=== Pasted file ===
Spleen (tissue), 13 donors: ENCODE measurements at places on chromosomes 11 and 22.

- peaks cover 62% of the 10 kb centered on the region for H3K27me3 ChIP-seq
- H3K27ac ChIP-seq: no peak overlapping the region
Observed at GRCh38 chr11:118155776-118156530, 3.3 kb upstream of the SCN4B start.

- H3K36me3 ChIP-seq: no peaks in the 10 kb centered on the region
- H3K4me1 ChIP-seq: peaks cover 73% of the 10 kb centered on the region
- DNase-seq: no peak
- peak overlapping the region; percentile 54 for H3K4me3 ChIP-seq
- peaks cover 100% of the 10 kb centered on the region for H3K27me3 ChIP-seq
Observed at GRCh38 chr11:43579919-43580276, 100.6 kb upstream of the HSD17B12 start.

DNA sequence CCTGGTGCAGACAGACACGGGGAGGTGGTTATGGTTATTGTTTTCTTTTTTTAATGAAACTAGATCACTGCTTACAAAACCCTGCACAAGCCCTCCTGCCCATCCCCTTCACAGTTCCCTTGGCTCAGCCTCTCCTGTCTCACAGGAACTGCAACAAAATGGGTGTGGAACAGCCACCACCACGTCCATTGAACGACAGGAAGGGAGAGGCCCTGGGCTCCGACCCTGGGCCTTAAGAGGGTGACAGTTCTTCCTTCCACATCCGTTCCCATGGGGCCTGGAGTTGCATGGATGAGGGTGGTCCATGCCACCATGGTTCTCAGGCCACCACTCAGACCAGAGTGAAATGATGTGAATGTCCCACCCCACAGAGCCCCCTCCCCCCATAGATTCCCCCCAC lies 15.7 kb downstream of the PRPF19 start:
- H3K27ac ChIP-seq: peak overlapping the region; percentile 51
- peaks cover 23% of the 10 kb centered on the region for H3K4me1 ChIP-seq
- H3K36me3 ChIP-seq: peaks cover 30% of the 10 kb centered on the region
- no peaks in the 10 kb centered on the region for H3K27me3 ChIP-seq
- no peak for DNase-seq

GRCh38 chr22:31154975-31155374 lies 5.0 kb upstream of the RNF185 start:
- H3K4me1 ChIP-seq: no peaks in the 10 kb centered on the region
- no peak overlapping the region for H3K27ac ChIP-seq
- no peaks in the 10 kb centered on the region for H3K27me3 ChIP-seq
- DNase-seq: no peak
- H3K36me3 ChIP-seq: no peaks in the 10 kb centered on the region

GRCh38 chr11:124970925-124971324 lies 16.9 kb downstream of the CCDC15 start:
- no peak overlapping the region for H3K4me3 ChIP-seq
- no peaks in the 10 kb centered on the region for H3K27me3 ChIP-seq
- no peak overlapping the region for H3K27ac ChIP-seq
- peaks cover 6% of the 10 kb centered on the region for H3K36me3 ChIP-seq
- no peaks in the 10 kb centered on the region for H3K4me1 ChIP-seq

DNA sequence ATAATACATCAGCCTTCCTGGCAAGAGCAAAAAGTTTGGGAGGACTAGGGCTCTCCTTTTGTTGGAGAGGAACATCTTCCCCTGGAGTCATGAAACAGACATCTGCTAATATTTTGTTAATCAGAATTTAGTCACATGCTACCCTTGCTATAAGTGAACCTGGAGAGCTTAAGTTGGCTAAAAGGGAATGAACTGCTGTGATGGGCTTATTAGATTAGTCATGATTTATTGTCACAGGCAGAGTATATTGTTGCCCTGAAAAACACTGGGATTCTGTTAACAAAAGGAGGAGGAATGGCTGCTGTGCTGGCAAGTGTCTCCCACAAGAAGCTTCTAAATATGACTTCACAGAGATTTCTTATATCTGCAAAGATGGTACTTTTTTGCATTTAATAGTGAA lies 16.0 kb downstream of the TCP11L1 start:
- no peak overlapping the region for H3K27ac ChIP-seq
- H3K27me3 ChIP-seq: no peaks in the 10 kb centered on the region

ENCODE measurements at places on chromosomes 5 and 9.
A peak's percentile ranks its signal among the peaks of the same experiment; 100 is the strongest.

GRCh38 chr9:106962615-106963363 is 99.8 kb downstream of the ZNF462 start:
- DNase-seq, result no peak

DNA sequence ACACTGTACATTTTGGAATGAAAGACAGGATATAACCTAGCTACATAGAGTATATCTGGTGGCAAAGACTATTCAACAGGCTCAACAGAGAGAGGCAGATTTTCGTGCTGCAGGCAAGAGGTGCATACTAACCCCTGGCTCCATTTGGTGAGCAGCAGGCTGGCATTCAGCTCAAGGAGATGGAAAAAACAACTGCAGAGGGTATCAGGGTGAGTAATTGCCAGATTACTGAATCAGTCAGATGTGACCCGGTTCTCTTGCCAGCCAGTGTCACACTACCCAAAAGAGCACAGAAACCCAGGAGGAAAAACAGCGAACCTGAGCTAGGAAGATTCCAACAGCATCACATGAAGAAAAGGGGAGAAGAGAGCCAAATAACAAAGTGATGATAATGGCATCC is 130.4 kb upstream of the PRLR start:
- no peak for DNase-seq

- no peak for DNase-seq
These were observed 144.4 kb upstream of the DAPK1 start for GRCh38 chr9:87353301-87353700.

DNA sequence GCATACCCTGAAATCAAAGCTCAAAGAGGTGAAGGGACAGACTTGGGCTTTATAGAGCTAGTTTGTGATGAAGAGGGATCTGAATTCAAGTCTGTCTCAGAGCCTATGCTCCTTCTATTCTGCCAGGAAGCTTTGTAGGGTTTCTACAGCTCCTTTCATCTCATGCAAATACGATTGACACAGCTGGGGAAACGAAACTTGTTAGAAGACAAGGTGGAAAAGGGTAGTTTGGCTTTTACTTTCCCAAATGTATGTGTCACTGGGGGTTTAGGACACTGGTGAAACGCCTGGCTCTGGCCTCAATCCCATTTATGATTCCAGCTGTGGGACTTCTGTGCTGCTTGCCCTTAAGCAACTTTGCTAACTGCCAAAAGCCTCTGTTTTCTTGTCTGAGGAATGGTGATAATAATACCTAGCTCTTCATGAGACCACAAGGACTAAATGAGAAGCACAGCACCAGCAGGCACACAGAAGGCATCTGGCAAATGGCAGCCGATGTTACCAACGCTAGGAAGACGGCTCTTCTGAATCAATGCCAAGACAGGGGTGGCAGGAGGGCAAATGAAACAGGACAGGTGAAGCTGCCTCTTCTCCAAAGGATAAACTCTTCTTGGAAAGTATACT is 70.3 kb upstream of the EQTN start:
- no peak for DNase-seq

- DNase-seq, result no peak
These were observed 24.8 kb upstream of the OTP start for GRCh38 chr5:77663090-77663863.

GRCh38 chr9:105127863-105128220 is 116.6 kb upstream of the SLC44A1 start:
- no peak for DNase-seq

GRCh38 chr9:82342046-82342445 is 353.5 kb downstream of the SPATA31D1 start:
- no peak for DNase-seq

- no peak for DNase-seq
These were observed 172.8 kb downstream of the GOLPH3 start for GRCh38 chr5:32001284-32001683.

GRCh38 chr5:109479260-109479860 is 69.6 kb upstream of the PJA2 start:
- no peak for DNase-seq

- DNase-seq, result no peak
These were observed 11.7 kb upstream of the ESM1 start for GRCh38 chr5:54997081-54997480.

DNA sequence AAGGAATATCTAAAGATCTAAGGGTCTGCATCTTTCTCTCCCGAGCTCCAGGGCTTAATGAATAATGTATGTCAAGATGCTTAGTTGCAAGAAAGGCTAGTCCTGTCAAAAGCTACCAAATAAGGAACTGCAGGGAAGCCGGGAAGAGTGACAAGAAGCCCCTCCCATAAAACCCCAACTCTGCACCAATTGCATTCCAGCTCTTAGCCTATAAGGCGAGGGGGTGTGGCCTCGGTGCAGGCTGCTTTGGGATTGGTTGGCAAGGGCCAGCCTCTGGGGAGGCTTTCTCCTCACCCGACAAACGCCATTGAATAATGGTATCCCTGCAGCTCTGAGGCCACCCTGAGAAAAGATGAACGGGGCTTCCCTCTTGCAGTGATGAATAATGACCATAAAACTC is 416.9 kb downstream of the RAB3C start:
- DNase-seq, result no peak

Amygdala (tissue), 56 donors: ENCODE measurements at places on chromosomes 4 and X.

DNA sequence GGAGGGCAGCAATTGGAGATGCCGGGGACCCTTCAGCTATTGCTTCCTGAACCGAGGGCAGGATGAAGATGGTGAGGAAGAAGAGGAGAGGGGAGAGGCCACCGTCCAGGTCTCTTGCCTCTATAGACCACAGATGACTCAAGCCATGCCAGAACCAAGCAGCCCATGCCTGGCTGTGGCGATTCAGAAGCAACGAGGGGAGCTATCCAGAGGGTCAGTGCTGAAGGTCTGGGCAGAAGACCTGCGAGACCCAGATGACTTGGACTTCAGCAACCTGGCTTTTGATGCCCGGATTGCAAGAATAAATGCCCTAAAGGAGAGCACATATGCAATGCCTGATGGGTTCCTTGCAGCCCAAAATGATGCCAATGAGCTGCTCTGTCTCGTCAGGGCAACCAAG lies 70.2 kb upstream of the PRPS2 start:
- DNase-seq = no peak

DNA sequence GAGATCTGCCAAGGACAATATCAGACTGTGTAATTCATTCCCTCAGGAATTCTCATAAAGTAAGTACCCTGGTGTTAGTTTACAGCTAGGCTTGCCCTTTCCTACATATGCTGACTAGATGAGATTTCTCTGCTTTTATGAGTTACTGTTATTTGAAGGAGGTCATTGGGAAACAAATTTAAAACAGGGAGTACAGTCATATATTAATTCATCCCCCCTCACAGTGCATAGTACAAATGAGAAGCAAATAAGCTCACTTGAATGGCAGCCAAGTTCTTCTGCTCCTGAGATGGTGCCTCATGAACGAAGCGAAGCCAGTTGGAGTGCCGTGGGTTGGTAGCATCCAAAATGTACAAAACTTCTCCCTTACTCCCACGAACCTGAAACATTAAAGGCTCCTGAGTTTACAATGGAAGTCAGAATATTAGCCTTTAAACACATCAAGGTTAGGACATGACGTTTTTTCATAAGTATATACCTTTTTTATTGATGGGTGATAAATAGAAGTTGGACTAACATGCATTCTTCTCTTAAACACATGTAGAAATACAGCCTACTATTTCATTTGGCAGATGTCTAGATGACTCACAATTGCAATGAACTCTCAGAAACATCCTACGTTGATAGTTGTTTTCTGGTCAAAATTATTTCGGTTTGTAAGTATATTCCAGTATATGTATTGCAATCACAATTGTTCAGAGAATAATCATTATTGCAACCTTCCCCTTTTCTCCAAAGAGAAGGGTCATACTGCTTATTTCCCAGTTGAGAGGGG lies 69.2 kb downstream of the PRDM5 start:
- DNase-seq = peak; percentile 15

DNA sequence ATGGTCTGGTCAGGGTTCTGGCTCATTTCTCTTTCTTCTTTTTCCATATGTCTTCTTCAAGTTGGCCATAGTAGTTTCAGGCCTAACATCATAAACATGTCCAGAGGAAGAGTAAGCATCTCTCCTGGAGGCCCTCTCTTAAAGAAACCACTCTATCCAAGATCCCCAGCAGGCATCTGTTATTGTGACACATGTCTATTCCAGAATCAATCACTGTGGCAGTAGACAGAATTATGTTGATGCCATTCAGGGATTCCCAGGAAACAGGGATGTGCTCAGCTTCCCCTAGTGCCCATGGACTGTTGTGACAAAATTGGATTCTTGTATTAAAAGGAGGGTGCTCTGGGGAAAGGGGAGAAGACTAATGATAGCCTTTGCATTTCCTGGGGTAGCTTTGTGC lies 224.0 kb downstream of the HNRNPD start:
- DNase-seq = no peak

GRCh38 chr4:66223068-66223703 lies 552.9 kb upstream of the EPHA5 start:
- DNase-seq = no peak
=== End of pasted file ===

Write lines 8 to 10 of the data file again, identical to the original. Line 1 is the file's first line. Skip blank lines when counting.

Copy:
- peak overlapping the region; percentile 54 for H3K4me3 ChIP-seq
- peaks cover 100% of the 10 kb centered on the region for H3K27me3 ChIP-seq
Observed at GRCh38 chr11:43579919-43580276, 100.6 kb upstream of the HSD17B12 start.